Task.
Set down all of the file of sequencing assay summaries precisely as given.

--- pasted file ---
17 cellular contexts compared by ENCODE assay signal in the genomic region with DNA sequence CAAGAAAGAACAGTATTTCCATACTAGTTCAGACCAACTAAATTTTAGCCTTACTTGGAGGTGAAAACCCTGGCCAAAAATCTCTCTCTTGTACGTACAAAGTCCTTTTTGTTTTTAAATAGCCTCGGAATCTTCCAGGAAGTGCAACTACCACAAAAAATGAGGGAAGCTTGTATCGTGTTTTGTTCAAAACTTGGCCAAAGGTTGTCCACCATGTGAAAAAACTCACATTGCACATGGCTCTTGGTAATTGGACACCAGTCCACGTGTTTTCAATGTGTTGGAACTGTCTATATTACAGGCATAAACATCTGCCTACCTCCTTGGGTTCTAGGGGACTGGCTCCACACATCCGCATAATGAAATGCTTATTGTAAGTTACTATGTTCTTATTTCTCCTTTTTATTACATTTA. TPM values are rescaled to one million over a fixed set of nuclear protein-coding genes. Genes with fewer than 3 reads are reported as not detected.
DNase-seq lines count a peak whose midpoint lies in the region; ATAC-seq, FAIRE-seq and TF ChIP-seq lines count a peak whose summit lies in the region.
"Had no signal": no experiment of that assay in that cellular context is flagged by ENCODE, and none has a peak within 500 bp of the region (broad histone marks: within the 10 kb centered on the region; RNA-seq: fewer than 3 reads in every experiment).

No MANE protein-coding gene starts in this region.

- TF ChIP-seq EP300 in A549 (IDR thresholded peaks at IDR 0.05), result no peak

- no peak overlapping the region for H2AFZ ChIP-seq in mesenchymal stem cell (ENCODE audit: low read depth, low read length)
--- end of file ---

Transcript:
17 cellular contexts compared by ENCODE assay signal in the genomic region with DNA sequence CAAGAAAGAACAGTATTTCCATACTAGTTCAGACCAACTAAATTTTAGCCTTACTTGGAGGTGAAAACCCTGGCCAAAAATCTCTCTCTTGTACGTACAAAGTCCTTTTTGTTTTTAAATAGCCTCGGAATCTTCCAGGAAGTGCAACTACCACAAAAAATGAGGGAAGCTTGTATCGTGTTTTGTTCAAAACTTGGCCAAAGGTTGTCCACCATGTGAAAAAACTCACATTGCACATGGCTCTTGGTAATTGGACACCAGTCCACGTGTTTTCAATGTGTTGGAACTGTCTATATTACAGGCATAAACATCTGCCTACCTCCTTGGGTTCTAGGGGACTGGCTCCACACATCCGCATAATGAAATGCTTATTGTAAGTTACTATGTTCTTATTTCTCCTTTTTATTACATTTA. TPM values are rescaled to one million over a fixed set of nuclear protein-coding genes. Genes with fewer than 3 reads are reported as not detected.
DNase-seq lines count a peak whose midpoint lies in the region; ATAC-seq, FAIRE-seq and TF ChIP-seq lines count a peak whose summit lies in the region.
"Had no signal": no experiment of that assay in that cellular context is flagged by ENCODE, and none has a peak within 500 bp of the region (broad histone marks: within the 10 kb centered on the region; RNA-seq: fewer than 3 reads in every experiment).

No MANE protein-coding gene starts in this region.

- TF ChIP-seq EP300 in A549 (IDR thresholded peaks at IDR 0.05), result no peak

- no peak overlapping the region for H2AFZ ChIP-seq in mesenchymal stem cell (ENCODE audit: low read depth, low read length)